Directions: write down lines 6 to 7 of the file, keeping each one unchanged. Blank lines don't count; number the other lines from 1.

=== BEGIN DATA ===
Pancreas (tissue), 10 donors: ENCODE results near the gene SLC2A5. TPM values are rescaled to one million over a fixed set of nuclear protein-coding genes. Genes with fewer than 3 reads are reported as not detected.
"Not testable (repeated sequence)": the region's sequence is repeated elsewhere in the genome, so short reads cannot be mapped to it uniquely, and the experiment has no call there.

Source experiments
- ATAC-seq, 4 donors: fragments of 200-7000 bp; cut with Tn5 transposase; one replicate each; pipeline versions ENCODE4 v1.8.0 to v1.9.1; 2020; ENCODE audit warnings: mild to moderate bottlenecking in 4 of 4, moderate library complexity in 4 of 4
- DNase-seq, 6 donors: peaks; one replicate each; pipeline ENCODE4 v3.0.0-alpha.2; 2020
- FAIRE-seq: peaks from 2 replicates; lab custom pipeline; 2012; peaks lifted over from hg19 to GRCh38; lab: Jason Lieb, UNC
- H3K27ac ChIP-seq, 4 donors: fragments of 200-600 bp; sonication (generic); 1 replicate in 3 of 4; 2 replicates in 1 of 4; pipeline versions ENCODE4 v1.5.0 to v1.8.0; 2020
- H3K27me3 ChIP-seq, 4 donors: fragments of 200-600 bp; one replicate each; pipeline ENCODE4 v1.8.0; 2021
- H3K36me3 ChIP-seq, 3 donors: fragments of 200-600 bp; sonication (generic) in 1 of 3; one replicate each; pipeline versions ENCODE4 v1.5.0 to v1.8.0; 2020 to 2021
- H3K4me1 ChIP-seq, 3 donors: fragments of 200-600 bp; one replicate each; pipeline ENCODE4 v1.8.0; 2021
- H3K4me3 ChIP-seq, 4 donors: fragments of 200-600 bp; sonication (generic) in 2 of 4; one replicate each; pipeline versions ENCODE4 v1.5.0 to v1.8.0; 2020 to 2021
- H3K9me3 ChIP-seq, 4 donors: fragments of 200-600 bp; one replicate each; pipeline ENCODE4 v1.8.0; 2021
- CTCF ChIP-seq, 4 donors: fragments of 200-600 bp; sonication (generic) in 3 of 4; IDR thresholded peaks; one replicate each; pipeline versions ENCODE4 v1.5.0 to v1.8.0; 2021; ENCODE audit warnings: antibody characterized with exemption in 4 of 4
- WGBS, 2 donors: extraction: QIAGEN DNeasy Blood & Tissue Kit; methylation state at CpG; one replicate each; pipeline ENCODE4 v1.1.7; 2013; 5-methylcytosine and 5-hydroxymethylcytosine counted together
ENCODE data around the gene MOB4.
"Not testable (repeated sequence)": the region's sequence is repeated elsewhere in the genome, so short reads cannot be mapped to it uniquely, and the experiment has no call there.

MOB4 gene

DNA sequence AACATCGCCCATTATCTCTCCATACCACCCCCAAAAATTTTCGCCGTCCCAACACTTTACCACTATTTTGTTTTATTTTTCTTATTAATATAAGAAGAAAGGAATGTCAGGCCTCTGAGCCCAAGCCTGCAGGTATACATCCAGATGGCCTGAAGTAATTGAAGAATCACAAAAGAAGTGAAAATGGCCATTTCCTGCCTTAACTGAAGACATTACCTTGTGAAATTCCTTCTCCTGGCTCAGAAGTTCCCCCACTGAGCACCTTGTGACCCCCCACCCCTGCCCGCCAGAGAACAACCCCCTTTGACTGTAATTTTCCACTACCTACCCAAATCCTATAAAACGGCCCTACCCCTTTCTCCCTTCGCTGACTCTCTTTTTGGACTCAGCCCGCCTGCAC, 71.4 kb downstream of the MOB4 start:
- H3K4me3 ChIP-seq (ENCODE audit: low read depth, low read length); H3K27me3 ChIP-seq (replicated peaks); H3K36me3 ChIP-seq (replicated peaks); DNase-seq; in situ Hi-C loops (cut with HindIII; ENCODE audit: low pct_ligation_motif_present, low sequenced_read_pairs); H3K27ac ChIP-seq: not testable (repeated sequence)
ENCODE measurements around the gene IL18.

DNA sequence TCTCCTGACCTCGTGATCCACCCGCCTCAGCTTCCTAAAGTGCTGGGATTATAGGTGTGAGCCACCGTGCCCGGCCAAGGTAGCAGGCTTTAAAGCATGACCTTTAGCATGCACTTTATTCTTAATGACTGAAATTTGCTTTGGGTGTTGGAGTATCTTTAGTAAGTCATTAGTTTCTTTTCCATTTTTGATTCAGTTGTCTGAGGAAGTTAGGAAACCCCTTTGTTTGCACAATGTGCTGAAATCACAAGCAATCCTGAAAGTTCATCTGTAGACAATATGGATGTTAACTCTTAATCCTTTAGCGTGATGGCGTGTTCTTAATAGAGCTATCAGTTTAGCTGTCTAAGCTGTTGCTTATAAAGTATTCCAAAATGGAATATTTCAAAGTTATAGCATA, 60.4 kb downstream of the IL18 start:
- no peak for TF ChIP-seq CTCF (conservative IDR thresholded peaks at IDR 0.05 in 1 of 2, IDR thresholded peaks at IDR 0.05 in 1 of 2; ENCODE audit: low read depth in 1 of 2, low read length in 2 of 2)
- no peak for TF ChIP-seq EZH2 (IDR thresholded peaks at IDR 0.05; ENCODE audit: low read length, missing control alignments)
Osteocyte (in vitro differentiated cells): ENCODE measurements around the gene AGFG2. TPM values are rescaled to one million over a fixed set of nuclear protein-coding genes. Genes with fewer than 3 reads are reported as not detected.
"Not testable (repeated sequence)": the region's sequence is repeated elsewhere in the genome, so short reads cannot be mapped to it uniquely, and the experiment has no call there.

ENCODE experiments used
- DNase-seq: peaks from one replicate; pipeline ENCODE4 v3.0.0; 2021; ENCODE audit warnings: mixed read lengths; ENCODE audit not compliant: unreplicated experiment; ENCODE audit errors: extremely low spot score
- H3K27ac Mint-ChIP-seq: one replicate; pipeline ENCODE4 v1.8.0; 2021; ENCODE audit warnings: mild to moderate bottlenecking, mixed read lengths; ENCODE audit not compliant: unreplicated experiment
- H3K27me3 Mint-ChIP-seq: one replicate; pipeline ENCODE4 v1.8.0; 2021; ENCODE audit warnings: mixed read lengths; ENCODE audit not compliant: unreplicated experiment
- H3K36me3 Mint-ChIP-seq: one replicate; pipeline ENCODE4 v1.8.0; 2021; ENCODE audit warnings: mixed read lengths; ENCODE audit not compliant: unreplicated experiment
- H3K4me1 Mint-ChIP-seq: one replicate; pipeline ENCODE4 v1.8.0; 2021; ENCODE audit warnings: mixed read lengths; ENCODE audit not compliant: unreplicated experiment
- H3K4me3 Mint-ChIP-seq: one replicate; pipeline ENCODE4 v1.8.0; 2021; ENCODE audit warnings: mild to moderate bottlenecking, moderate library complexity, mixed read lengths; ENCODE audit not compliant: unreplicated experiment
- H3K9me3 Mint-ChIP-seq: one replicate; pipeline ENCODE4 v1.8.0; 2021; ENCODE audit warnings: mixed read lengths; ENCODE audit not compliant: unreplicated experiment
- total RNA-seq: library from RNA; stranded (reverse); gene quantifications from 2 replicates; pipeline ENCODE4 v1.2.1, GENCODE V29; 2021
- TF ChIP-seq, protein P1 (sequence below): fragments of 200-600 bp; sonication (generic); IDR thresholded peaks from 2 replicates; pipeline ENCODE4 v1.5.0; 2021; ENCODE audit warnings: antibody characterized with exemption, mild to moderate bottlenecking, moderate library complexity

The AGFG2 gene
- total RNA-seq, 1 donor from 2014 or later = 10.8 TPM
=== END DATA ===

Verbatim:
- FAIRE-seq: peaks from 2 replicates; lab custom pipeline; 2012; peaks lifted over from hg19 to GRCh38; lab: Jason Lieb, UNC
- H3K27ac ChIP-seq, 4 donors: fragments of 200-600 bp; sonication (generic); 1 replicate in 3 of 4; 2 replicates in 1 of 4; pipeline versions ENCODE4 v1.5.0 to v1.8.0; 2020